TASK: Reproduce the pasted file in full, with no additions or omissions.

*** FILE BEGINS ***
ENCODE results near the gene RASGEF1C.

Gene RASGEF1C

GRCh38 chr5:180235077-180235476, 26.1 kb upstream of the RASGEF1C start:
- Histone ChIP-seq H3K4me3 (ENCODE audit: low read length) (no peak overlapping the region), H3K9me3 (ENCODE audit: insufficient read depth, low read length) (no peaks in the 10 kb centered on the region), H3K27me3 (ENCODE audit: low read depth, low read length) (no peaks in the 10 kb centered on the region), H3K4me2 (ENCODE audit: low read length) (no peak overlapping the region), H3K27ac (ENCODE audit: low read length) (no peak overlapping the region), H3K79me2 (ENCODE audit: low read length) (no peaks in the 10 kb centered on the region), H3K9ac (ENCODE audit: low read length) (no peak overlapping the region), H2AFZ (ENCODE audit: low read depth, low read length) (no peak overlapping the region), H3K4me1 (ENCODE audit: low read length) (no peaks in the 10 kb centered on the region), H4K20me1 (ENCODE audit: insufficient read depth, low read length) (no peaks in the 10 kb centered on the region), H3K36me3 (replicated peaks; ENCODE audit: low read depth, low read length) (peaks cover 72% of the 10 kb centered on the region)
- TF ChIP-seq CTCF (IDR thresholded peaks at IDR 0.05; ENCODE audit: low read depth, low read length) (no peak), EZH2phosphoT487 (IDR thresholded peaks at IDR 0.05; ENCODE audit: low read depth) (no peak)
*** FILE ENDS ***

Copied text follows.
ENCODE results near the gene RASGEF1C.

Gene RASGEF1C

GRCh38 chr5:180235077-180235476, 26.1 kb upstream of the RASGEF1C start:
- Histone ChIP-seq H3K4me3 (ENCODE audit: low read length) (no peak overlapping the region), H3K9me3 (ENCODE audit: insufficient read depth, low read length) (no peaks in the 10 kb centered on the region), H3K27me3 (ENCODE audit: low read depth, low read length) (no peaks in the 10 kb centered on the region), H3K4me2 (ENCODE audit: low read length) (no peak overlapping the region), H3K27ac (ENCODE audit: low read length) (no peak overlapping the region), H3K79me2 (ENCODE audit: low read length) (no peaks in the 10 kb centered on the region), H3K9ac (ENCODE audit: low read length) (no peak overlapping the region), H2AFZ (ENCODE audit: low read depth, low read length) (no peak overlapping the region), H3K4me1 (ENCODE audit: low read length) (no peaks in the 10 kb centered on the region), H4K20me1 (ENCODE audit: insufficient read depth, low read length) (no peaks in the 10 kb centered on the region), H3K36me3 (replicated peaks; ENCODE audit: low read depth, low read length) (peaks cover 72% of the 10 kb centered on the region)
- TF ChIP-seq CTCF (IDR thresholded peaks at IDR 0.05; ENCODE audit: low read depth, low read length) (no peak), EZH2phosphoT487 (IDR thresholded peaks at IDR 0.05; ENCODE audit: low read depth) (no peak)